Out of 757 cases, National Institutes of Health researchers recently discovered “3 cases of pleural epithelial mesothelioma histologically diagnosed in young women who had worked in two doll manufacturing companies.”
Three women had been diagnosed with malignant mesothelioma, but how and where they were exposed to asbestos remained “unknown” until a judicial autopsy of one woman’s lung tissue samples using Scanning Electron Microscopy allowed examiners to reclassify the exposure from “unknown” to “occupational certified.”
Up until this year, mesothelioma in women with no apparent occupational exposure to asbestos had been considered to have developed due to life or family environmental exposure.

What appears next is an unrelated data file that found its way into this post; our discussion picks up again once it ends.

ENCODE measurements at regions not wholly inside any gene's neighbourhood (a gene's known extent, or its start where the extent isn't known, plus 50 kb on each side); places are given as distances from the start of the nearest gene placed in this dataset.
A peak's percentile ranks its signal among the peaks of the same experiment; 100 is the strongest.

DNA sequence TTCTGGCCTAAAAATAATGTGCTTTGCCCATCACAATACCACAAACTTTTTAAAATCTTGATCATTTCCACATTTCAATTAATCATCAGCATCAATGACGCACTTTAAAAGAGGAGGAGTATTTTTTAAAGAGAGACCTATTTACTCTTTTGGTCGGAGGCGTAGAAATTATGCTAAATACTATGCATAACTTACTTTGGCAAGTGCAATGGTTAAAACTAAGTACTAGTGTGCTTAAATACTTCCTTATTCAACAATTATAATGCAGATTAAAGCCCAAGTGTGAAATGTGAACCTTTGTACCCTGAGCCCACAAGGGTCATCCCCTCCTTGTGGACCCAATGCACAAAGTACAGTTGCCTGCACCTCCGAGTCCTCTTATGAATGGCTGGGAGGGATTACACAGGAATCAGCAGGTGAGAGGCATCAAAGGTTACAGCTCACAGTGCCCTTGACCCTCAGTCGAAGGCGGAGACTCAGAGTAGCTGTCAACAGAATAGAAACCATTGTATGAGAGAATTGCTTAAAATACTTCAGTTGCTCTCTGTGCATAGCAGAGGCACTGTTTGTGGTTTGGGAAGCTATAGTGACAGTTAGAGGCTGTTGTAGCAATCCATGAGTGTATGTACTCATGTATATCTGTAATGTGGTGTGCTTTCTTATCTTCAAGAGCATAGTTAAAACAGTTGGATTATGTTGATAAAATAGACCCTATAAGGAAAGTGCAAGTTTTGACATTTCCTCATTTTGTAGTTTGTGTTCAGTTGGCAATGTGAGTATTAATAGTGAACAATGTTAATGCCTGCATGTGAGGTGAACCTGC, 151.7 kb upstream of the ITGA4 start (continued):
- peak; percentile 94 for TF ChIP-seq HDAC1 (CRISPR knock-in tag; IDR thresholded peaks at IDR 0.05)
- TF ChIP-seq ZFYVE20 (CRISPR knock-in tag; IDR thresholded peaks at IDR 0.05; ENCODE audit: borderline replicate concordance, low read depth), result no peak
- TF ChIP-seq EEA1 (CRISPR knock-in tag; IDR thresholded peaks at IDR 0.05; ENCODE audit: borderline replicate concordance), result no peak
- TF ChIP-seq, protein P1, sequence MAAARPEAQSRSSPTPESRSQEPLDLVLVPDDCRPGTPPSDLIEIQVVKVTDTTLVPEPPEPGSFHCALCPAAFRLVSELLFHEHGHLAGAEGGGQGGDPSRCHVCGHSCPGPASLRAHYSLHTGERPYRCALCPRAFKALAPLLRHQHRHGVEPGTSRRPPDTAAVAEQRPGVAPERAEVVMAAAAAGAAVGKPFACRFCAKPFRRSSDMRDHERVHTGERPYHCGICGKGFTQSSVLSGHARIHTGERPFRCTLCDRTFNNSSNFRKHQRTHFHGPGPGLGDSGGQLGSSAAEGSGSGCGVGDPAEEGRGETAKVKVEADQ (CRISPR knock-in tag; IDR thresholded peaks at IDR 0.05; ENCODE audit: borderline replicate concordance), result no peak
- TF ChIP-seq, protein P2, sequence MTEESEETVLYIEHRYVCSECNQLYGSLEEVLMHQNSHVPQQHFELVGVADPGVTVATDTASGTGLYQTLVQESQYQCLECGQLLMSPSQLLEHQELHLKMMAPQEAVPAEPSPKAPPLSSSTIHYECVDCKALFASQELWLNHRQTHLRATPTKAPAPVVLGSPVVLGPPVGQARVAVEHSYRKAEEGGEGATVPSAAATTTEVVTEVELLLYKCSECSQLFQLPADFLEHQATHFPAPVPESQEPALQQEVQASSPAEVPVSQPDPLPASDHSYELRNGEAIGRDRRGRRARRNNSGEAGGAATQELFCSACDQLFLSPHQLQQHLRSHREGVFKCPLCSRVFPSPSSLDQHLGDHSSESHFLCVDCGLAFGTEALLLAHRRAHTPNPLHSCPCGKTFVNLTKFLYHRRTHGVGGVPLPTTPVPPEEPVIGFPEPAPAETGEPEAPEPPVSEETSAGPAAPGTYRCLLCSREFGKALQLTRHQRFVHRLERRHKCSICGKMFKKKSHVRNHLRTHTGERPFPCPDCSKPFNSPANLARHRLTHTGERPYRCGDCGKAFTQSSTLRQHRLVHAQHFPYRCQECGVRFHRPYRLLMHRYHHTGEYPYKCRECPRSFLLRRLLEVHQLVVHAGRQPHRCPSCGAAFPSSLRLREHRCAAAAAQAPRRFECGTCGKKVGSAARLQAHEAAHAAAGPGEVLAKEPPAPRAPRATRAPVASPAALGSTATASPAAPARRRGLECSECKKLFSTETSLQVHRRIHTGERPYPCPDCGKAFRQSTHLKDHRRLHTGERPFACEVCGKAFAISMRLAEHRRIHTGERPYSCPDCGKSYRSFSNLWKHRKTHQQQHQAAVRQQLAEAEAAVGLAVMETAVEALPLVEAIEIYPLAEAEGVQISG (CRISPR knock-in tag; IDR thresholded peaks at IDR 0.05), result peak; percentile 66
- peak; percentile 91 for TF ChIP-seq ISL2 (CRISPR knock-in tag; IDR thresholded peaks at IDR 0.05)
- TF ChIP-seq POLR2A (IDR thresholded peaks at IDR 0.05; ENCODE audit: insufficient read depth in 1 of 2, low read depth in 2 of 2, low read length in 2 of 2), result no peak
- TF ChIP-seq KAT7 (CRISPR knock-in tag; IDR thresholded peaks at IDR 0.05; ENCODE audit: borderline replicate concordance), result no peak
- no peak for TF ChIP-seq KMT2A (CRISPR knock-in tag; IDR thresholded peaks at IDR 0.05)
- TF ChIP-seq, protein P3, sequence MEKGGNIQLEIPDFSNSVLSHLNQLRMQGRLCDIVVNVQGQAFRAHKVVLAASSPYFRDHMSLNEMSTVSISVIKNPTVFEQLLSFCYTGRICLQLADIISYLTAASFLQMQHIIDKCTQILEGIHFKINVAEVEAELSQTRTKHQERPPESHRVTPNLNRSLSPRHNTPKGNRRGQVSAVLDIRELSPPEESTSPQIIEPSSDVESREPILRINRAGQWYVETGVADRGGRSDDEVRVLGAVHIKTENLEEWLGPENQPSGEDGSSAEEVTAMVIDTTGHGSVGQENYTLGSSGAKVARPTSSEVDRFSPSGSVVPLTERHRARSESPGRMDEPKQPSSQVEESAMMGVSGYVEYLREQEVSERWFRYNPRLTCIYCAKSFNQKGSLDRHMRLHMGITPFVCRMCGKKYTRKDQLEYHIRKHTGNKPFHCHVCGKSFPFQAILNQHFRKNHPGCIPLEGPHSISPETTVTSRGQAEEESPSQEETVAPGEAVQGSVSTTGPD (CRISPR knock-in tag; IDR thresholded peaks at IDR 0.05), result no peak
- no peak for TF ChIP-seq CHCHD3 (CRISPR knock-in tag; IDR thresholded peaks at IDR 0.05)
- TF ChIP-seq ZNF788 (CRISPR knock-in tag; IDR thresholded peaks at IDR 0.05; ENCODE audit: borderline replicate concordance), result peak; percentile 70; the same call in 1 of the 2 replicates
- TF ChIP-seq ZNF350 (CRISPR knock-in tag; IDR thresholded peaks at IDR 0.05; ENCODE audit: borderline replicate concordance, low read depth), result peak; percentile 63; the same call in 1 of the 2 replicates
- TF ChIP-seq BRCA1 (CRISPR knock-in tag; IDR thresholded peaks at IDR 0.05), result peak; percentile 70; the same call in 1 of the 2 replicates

Worldwide, mesothelioma affects more than twice the number of men as women, primarily because men are more likely to have worked in shipbuilding, construction, or other industries that exposed them to asbestos. Pietrogino Barbieri, author of an Italian study based on data from the Province of Brescia Mesothelioma Registry, has also reported on asbestos exposure in steel workers, cotton spinners, agricultural workers, teachers, and dental technicians, in addition to workers in doll manufacturing.
These findings in doll manufacturing identify a new occupational hazard and raise concerns for people working in textile-related industries such as garment factories and cotton plants.